45-year-old woman with bleeding plantar papule
Poromas are glandular neoplasms that belong to the spectrum of acrospiromas, along with nodular and clear cell hidradenomas. Historically they have been considered only of eccrine lineage. However, analyses by many investigators suggest that poromas can be of either eccrine or apocrine lineage, and the latest may be even more common. Their malignant counterpart is porocarcinoma.
From the many immunohistochemical studies performed to determine their cellular derivation, it is concluded that poromas arise from the basal keratinocytes of the glandular duct ridge and lower acrosyringium (since poroid cells of the tumor express cytokeratin (CK) 14 and do not express CK1, CK6, CK7, CK10, CD34, or CK77). The scattered larger cells within the tumor express CK1 and CK10 suggesting a ductal differentiation.
While the specific causes of poromas are unknown, there have been reports associated with sites of trauma, chronic radiation dermatitis, or burn injury. In contrast to other adnexal neoplasms, they are not related to genodermatosis and are circumscribed to the skin.
Poromas most commonly present in the middle-aged and elderly population with no gender or race predilection.
Poromas classically manifest as skin-colored papules or nodules smaller than 2 cm in diameter. They occasionally may present pigment and, if they protrude, erosion or ulceration of their surface. Although most poromas are asymptomatic, slow-growing, or stable nodular lesions, pain can be a presenting sign. If it develops, it is important to inquire about a history of bleeding, pruritus, and growth as these qualities are more common in porocarcinomas.
Although they have been historically described as acral neoplasms, they can arise in non-acral skin with even higher incidence. Poromas can manifest in association with nevus sebaceous as a secondary neoplasm.
The clinical differential diagnosis is comprised of both benign and malignant neoplasms such as pyogenic granuloma, clonal seborrheic keratosis, angioma, dermatofibroma, amelanotic melanoma, Merkel cell carcinoma, squamous cell carcinoma, basal cell carcinoma, and porocarcinoma.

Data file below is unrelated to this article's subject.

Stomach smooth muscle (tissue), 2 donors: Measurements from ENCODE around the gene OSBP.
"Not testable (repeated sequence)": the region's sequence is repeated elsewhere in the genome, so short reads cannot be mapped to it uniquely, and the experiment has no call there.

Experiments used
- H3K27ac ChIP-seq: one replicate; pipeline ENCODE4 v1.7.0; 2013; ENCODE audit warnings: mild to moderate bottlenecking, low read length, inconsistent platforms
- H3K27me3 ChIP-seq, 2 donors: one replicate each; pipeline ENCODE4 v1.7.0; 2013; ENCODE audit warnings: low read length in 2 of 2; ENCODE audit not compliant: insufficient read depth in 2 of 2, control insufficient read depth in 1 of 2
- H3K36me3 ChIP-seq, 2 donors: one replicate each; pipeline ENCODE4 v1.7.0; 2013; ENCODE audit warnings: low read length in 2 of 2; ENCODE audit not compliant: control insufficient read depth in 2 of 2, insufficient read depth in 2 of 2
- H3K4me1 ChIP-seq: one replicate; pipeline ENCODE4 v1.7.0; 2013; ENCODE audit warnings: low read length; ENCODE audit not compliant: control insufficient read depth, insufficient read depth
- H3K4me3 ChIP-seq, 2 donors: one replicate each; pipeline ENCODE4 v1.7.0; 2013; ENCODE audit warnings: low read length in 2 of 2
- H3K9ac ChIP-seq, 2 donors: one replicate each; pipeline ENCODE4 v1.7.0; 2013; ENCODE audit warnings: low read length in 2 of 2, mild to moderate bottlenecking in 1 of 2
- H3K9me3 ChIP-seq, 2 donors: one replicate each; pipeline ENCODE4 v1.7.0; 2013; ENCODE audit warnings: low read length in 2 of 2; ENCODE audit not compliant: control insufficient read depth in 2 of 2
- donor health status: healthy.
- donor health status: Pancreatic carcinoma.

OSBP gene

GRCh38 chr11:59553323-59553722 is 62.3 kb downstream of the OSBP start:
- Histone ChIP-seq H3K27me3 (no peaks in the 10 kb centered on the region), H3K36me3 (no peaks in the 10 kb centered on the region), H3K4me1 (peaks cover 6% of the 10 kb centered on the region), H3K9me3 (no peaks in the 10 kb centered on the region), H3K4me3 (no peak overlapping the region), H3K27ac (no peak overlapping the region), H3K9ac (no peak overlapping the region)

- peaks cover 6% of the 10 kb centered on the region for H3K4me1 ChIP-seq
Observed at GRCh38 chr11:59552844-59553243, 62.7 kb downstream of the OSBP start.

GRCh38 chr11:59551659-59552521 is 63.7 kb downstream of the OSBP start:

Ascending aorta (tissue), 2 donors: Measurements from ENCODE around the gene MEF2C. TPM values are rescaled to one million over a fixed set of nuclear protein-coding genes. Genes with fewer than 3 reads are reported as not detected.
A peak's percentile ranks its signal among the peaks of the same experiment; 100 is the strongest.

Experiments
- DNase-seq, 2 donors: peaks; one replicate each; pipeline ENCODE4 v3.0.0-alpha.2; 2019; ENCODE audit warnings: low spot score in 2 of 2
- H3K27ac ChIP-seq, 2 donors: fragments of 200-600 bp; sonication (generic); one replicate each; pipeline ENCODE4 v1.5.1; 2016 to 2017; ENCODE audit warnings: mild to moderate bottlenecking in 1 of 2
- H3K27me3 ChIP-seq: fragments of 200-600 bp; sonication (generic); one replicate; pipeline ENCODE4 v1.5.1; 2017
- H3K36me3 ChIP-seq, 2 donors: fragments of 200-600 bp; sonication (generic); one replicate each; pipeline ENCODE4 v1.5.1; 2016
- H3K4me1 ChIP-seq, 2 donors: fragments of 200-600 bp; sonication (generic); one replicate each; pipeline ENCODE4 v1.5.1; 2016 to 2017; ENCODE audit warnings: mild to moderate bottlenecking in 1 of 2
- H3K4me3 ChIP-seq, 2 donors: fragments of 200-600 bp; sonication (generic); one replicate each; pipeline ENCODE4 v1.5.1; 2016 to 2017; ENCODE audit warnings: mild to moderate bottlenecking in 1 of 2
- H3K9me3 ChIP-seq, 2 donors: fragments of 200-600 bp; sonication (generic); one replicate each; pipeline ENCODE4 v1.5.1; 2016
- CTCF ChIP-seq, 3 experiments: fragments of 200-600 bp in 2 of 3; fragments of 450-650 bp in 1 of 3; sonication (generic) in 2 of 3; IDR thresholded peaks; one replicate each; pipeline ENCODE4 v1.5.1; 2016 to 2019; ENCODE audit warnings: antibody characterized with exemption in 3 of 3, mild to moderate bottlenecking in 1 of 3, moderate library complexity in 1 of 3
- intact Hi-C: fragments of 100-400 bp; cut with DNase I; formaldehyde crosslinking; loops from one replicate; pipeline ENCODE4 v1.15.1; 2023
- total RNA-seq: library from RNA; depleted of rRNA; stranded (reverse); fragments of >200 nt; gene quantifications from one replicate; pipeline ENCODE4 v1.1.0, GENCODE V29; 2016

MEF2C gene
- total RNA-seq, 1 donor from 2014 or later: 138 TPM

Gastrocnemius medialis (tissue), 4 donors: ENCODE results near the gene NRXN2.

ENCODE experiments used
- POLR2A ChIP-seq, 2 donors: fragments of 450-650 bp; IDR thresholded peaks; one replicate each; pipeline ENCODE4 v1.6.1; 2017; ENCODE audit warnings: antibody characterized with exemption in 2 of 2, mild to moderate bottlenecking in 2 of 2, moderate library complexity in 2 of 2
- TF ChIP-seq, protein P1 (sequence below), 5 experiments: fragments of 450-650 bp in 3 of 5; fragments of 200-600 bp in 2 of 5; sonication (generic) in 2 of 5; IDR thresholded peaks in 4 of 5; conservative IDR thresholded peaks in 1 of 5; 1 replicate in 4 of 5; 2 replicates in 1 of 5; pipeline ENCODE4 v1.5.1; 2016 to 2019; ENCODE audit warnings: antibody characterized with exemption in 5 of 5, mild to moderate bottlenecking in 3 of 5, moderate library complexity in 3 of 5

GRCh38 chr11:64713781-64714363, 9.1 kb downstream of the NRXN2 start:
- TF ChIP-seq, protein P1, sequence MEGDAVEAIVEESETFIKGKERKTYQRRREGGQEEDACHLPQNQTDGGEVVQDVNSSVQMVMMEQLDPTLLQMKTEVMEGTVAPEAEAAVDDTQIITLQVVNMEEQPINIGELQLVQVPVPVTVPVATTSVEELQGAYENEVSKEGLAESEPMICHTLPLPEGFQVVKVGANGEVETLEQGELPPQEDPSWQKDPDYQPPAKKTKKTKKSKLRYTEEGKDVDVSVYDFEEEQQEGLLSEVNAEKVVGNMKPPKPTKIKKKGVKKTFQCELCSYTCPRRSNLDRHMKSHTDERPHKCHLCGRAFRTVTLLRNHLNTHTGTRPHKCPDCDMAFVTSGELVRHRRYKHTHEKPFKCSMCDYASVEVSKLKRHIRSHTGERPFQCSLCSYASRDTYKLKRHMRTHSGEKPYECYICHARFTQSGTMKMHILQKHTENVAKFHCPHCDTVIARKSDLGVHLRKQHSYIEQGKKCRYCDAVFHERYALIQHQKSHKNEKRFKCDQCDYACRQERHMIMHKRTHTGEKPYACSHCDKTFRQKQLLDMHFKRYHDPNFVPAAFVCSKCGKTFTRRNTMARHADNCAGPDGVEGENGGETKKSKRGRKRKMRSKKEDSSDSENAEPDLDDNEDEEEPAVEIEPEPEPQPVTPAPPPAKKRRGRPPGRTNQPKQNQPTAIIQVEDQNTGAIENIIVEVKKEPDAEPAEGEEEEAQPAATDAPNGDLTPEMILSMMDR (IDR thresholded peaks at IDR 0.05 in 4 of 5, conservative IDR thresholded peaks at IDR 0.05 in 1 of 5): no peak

Hematoxylin and eosin show a circumscribed tumor composed of uniform basaloid or poroid cells extending from the epidermis into the upper dermis, with few pale larger cells and small ducts and/or cysts scattered within. Although poromas can usually be considered benign based on circumscription and benign cytologic features, is not uncommon to see small foci of necrosis and a highly vascularized (granulation tissue-like) stroma, the combination of which can create an unnecessary concern for malignancy.
Poromas manifest several different variations. Hidroacanthoma simplex has been described as a purely intraepidermal poroma, while the dermal duct tumor has been described as an intradermal poroma, and not completely different entities. These tumors are similar both clinically and histologically with the same derivation simply found at different locations within the skin, and studies have shown that serial sections of dermal duct tumors do reveal a connection to the epidermis.
Variations in the histology have been reported. Poromas may show scattered sebocytes among the poroid cells, which raises the question of apocrine differentiation in this subtype. While eccrine and apocrine glands have distinct functions, they both arise from down growths of the epidermis around the fourth month of gestation and therefore do have some common cellular precursors.
Prognostic and molecular features
The prognosis of poromas is favorable because the lesions have no known clinical significance. Even poromatosis (multiple poromas) is not known to be associated with other anomalies. The risk of malignant transformation of a poroma is minimal and is thought to be similar to that of normal skin. Multiple poromas may be of cosmetic concern and are sometimes disabling, especially if involvement of the sole is noted.